State Winter Wheat Crop Summaries: November Off to Dry Start

November 6, 2012 12:03 AM

Following are details from the state Crop/Weather Report:

Kansas: Continued dry conditions last week allowed Kansas producers to wrap up wheat seeding and corn harvest. They also took advantage of the weather to make good progress harvesting the other row crops. No stations reported precipitation last week. High temperatures ranged from 89 degrees in Winfield to 65 degrees in Baileyville, while lows ranged from 19 degrees in Ashland to 37 degrees in Newton. Average temperatures were above normal in the western two thirds of the State and below normal in the eastern third. Kansas producers averaged 6.9 days suitable for fieldwork, with only the Northeastern and Southeastern Districts averaging less than 6.8 suitable working days. Topsoil moisture supplies were at 39 percent very short, 34 percent short, 27 percent adequate, and none surplus. Subsoil moisture supplies were at 53 percent very short, 34 percent short, 13 percent adequate, and none surplus. Moisture is still needed throughout the State to establish the 2013 wheat crop and replenish ponds for livestock.

Kansas farmers have nearly completed wheat seeding as 98 percent of the crop had been planted by Sunday, the same as last year but ahead of 94 percent for the 5-year average. Eighty-seven percent of the wheat had emerged by week’s end, ahead of last year at 85 percent and the 5-year average of 80 percent. The condition of the crop was 3 percent very poor, 10 percent poor, 50 percent fair, 35 percent good, and 2 percent excellent.

Texas: Some areas of Texas received rainfall last week, while others remained dry. Central and southeastern portions of the state recorded up to 1.5 inches for the week. Other areas experienced scattered showers, with large portions of the Plains, North Texas, and South Texas receiving little or no precipitation. Small Grains: In most areas, winter wheat and oats were off to a good start but were in need of rainfall to sustain growth. Irrigation was active in some areas while dry land acres were beginning to show signs of stress. Small grain seeding continued around the state but slowed in some areas due to dry conditions.

Oklahoma: A very dry October ended and November began the same way. Only three out of 116 Mesonet sites recorded measurable rainfall for the week, and none recorded a quarter of an inch. According to OCS Mesonet, it has been as many as 52 days since parts of the state have seen a quarter of an inch of rain in one day. Cherokee and May Ranch in north central Oklahoma have gone the longest without significant rainfall, and the North Central district has seen only 39 percent of normal precipitation since September 1st. The drought persisted across the entire state, and resulted in the decline of small grain and canola conditions. Almost half of wheat was rated in fair condition, and another 30 percent was rated poor to very poor. Twenty-four percent of canola was rated poor to very poor, compared to only eight percent the previous week. After a freeze the week previous, this past week warmed up and new record highs were set in Oklahoma City and McAlester for November 2nd. The combination of warm and dry weather was taking a toll on grasses as well as the small grains planted early for winter pasture. Topsoil moisture conditions continued to decline from the week prior, with 88 percent rated short to very short. Subsoil moisture conditions rated short to very short also increased to represent 94 percent of the state. There were 6.8 days suitable for fieldwork. As more of the small grain crops emerged, wheat conditions were rated mostly fair to poor and rye mostly fair. Wheat planting was 96 percent complete by the end of the week and 78 percent of the crop had emerged. Oat seedbed preparation was 81 percent complete and 47 percent was planted by week’s end. Thirty-nine percent of oats had emerged, just behind normal.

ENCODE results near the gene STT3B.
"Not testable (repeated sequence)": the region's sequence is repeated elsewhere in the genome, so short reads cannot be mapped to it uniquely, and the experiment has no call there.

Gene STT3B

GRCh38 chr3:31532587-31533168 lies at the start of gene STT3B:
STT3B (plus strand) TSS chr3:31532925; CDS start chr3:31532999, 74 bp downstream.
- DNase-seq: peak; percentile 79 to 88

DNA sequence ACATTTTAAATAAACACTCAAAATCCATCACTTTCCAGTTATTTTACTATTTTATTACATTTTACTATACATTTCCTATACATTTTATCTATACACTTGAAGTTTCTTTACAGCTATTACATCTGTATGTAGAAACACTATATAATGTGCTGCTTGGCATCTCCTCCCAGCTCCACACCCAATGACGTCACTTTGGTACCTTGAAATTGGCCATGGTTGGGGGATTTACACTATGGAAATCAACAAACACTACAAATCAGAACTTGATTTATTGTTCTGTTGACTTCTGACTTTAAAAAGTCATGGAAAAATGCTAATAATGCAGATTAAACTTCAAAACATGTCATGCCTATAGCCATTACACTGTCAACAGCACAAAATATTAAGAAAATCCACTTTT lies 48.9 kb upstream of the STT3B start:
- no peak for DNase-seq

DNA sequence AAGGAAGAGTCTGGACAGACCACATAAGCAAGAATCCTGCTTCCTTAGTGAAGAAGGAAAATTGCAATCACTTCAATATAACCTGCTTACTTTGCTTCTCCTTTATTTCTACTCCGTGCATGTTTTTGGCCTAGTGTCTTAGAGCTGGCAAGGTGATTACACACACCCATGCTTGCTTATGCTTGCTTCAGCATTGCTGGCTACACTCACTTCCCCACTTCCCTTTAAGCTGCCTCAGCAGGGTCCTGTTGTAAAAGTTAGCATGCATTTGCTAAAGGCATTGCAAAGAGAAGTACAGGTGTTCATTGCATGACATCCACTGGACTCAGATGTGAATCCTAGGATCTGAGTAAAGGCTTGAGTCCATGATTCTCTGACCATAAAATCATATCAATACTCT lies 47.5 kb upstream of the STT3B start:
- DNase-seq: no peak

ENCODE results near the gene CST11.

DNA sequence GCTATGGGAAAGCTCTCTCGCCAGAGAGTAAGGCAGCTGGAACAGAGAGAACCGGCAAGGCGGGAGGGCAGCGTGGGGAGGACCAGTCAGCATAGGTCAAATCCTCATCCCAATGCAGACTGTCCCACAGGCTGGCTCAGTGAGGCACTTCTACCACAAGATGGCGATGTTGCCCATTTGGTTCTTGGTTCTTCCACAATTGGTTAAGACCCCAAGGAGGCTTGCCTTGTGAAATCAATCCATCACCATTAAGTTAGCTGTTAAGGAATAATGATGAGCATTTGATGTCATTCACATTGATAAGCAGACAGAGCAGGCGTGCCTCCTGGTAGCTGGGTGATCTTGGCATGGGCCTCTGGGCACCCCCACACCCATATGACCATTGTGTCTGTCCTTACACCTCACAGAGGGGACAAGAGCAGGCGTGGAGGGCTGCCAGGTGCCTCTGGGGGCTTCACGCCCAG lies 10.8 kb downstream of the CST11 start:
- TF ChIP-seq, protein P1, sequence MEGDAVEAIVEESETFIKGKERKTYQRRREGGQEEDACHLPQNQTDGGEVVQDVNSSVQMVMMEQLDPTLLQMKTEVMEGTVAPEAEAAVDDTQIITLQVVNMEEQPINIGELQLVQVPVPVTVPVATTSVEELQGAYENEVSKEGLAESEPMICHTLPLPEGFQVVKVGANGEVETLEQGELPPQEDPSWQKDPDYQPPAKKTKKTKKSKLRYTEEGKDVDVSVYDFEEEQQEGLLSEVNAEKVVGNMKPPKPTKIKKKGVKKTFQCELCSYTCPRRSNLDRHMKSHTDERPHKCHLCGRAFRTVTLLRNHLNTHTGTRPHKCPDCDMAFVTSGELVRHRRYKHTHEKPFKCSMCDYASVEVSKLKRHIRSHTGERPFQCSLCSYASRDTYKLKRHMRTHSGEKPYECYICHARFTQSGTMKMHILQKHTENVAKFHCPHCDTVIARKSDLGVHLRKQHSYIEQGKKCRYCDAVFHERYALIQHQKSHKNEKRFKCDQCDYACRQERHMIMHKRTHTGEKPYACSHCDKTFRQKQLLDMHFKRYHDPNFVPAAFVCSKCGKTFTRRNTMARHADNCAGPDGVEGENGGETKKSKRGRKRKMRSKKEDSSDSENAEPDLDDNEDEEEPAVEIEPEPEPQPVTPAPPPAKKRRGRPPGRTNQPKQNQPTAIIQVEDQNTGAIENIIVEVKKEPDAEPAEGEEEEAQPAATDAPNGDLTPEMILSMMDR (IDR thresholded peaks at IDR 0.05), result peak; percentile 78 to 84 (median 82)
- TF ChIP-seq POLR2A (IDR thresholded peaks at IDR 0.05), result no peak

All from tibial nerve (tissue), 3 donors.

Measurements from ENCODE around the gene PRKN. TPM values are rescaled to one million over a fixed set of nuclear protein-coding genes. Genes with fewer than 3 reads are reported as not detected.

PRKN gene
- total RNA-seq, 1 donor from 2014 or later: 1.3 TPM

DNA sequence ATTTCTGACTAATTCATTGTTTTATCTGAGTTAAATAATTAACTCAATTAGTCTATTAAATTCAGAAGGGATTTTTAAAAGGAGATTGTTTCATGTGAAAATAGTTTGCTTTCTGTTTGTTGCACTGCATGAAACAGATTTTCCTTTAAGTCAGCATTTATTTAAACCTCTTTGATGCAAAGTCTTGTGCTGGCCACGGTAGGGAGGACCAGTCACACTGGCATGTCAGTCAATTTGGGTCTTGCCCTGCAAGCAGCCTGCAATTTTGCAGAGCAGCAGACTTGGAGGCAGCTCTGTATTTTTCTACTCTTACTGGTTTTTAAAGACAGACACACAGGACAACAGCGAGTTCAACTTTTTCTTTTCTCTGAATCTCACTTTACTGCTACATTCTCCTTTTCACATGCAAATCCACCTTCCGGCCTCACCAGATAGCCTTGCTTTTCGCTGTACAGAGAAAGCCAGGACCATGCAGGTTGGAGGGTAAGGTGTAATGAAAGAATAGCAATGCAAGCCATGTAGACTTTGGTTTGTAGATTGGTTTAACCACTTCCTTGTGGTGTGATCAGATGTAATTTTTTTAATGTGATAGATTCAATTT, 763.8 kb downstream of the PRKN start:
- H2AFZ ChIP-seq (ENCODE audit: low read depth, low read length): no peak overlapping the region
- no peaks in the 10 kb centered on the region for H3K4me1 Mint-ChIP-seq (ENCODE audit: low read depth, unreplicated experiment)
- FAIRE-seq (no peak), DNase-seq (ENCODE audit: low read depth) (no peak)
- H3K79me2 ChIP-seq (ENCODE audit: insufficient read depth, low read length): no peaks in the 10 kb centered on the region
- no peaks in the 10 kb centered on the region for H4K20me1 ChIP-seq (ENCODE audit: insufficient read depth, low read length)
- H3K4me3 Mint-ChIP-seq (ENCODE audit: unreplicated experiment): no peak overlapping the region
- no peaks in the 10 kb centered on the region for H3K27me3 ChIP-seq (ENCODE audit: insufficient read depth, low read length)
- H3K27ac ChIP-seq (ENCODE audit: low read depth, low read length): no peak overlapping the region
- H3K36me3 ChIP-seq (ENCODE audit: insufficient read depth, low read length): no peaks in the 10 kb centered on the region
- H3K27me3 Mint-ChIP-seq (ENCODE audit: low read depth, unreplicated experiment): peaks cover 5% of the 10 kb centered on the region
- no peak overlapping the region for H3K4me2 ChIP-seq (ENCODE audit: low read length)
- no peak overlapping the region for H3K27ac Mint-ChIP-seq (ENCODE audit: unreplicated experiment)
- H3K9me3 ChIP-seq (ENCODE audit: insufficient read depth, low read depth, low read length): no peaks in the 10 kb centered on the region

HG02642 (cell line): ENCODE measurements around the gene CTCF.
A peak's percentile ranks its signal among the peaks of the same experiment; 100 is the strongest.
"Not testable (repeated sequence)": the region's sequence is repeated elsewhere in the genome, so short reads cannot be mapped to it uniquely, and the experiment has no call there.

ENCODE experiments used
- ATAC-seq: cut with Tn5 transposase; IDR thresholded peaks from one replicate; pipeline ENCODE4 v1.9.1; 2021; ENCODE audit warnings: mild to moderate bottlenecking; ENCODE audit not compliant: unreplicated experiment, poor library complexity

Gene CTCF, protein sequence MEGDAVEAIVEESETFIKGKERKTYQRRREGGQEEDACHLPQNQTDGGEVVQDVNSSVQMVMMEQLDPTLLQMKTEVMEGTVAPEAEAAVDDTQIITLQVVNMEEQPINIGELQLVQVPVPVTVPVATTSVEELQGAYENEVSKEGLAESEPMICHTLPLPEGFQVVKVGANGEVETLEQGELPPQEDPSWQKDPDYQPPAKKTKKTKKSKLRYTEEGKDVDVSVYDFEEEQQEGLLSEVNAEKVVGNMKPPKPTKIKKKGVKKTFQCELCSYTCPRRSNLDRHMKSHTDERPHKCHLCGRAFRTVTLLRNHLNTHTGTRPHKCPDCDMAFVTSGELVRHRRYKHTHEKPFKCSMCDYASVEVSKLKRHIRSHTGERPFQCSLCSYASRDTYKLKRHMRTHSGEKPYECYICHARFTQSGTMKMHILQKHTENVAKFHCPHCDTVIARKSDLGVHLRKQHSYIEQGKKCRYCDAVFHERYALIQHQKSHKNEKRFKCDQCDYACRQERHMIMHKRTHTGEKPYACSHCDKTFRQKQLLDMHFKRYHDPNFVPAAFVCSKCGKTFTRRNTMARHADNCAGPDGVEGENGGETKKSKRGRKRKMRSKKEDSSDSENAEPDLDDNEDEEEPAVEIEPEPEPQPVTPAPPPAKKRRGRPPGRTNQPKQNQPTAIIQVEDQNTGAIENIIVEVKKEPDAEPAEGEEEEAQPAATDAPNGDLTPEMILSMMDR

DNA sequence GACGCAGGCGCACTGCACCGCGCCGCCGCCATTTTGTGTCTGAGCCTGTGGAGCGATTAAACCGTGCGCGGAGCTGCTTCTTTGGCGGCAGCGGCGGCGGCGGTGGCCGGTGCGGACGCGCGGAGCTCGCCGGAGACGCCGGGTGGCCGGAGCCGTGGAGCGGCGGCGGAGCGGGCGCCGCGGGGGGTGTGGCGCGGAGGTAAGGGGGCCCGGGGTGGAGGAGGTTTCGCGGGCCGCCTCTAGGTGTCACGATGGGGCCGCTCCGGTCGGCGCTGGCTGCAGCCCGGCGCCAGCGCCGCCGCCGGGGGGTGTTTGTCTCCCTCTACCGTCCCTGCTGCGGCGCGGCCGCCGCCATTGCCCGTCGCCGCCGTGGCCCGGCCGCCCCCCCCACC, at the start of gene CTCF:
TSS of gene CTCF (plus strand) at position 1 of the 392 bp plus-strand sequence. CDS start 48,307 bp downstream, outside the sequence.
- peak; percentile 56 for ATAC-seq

Nebraska: Winter wheat conditions declined as emergence of the winter wheat crop has been slow and poor in some areas and now stands at 83 percent, well behind average. Soil temperatures averaged below 50 for most of the state except for some southern border counties. Average temperatures varied widely across the state from 2 degrees below normal in the east to 7 degrees above normal in the Panhandle. Highs ranged from lower 60’s to upper 70’s and lows dipped into the mid 20’s. No precipitation was reported by recording stations. Winter wheat emerged was 83 percent, well behind 99 percent last year and 98 average due to dry soils. Wheat conditions rated 19 percent very poor, 30 poor, 38 fair, 12 good, and 1 excellent, well below 78 percent good to excellent last year and 69 average.

Colorado: Colorado received some scattered snow showers along the North Eastern Plains last week but the majority of the State received no precipitation. Dry conditions were encouraged by higher than average temperatures. Soil moisture ratings continue to show that extremely dry conditions persist. Farmers were allowed 6.8 days in the field for operations. Winter wheat emergence was behind the average reaching 85 percent last week compared with 95 percent for the 5-year average. The crop was rated in mostly fair to good condition.


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